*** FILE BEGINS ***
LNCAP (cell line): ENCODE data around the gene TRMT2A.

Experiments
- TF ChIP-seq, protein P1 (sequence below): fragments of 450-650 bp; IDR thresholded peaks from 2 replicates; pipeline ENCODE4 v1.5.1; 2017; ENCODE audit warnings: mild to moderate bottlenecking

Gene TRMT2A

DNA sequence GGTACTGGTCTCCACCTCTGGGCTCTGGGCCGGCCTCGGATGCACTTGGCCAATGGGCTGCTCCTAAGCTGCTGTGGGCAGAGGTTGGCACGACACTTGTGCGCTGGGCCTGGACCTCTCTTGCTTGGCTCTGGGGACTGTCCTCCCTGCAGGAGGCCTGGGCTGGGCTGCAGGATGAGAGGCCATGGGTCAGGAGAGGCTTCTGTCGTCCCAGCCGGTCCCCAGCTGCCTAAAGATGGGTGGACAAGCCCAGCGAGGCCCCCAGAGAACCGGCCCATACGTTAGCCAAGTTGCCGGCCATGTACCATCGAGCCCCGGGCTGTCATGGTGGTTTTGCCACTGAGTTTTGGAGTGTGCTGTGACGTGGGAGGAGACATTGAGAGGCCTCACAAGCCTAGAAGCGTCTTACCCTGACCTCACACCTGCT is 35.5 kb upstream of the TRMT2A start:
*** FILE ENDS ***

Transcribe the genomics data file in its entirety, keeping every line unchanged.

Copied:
LNCAP (cell line): ENCODE data around the gene TRMT2A.

Experiments
- TF ChIP-seq, protein P1 (sequence below): fragments of 450-650 bp; IDR thresholded peaks from 2 replicates; pipeline ENCODE4 v1.5.1; 2017; ENCODE audit warnings: mild to moderate bottlenecking

Gene TRMT2A

DNA sequence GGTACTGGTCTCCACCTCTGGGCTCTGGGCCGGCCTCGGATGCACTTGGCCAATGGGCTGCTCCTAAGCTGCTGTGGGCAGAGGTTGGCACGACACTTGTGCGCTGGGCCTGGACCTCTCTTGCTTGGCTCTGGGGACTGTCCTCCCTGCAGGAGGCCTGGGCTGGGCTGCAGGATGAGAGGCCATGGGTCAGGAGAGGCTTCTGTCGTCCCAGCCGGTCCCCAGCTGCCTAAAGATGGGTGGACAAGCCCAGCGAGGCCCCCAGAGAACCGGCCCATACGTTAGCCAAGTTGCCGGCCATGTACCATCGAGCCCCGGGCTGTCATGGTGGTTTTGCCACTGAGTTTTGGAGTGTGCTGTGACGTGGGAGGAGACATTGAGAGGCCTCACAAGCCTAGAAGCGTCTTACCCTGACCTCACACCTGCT is 35.5 kb upstream of the TRMT2A start: